Tonight’s Prompt from Wednesday Afternoon Writers:
Write a scene where an object changes in some way.
Setting: In an institution of some sort
Object: a letter (We each had a different object)
Opening line: Have a seat, but not there…(We each had a different opening line.)
St George’s Eyeballs
“Have a seat, but not there,” ordered the matron dressed in white from head to toe pointing to the wooden chair I was not to sit in. She looked as if she had stepped out of One Flew Over the Cuckoo’s Nest. Yes, she could be Nurse Ratched. I knew better than to disobey her.
As I settled myself on the metal chair covered in green slippery plastic that would soon be sticking to my thighs, I held the letter of order in my hand. It had arrived two weeks prior in a brown envelope that I had to sign and had to admit that I was who I am and that I had actually received it and that I wouldn’t say I lost it or that I never got it. I opened the envelope with a kitchen knife slicing through the fold on the top being careful not to segment what was inside.
The letterhead was not what one would call welcoming. Large, boxy red letters announced the name of the hospital – ST. GEORGE’S SANITORIUM FOR THE INFRIM. It made my skin crawl. Was a sanatorium different from a sanatarium or a sanitarium? What had made them “infirm”? Why was St. George chosen as the mascot? Wasn’t he the one who slew the dragons? And what dragons were laying in wait for me?
The letter simply listed the date and time I was to appear in the main lobby. I would be met and shown to the appropriate room where I would receive more information. It was signed in a scribble I couldn’t read. Luckily underneath the signature was the printed name: Horace B. Hammersmith. Following the name were the compulsory letters that stood for something important like PhD or DDS. But those were not the initials gracing this letter. The letters, all in caps except for one, wagged their tongue at me issuing a warning: DEDu. I made a mental note to ask Mr. Hammersmith, DEDu, when we met what in the world those initials meant.
There was no clock in the room, only a ticking that made it seem like a bomb was waiting for the right person to arrive before it met its destiny. The walls were a sickly, fading turquoise with splotches of yellow turning green here and there in no apparent pattern. Two long skinny windows reached from the ceiling to the floor and had bars, oddly, running horizontally with roll shades that could be latched down at the bottom. A small white table next to the window held some magazines that looked as if they were from the 1940’s. They were movie magazines featuring actors and actresses who were unknown to me from films I had never seen or heard of.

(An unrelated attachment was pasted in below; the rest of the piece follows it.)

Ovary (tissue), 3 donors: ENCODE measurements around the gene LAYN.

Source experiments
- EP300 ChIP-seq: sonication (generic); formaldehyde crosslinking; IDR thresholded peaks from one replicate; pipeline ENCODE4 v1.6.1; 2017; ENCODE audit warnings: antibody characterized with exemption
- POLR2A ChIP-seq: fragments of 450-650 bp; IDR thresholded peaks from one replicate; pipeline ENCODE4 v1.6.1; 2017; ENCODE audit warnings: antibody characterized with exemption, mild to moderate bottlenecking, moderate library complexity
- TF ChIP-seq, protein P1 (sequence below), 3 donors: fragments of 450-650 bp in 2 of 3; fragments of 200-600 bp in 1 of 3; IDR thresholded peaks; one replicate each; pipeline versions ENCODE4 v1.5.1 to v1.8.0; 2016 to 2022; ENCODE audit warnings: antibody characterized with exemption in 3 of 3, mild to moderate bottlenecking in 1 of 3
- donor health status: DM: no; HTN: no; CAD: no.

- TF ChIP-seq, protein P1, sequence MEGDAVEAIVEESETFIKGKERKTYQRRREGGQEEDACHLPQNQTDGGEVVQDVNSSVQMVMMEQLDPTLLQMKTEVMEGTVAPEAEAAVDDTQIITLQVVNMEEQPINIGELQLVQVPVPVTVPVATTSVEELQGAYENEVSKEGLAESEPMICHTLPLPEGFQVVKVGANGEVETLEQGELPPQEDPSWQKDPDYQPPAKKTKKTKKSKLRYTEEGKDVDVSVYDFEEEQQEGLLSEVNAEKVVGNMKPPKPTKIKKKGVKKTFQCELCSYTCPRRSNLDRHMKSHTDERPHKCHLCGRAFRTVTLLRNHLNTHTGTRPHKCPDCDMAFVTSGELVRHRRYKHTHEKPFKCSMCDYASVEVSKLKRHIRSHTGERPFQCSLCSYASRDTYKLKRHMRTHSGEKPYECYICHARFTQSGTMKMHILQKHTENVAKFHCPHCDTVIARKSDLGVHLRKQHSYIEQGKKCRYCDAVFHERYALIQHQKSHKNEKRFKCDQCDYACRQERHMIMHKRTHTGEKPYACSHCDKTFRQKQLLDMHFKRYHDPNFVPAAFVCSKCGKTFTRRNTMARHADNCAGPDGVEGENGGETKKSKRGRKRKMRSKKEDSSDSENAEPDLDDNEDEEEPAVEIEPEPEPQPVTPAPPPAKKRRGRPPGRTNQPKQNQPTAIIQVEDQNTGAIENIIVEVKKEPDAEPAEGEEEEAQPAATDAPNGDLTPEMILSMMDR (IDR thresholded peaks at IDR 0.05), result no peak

My breathing was just starting to return to normal, when I noticed a small shelf of tiny objects on the wall opposite me between the window and the table. Standing to head-off a skin pealing from sitting too long on the vinyl chair, I realized my hand was clutching the letter, crumpling it between my palm and fingers. Thinking that I might need to show it to someone else, I flattened it out against my chest as I approached the shelf.
It wasn’t the fact that the objects were disgusting that made me gasp. They could have easily been in any science lab anywhere. What was disturbing was their size. In tiny bottles filled with some type of preservative were tiny eyeballs. People eyeballs. They were not baby eyeballs. They were adult eyeballs. There were blue irises and hazel. There were brown ones and, possibly, a black one, if there is such a thing. But they were small, to the point of minute.
How? Was all I could wonder as the door behind me slammed shut making me jump, bumping my head on the shelf sending all the tiny bottles to the floor with the appropriate tinkling as the glass sprinkled, the liquid spread, and the tiny eyeballs rolled around littering the linoleum squares as if it were some perverted pool table.
“Don’t move!” ordered the deep, velvet voice from behind me.
At this command, I simply attempted to straighten myself up. Moving too quickly I lost my balance. I knocked over the table of magazines sending them to the floor along with the letter which now lay soaking up some of the mystery liquid and began oozing red from the bold and boxy letterhead as if St. George himself had a hand in the debacle.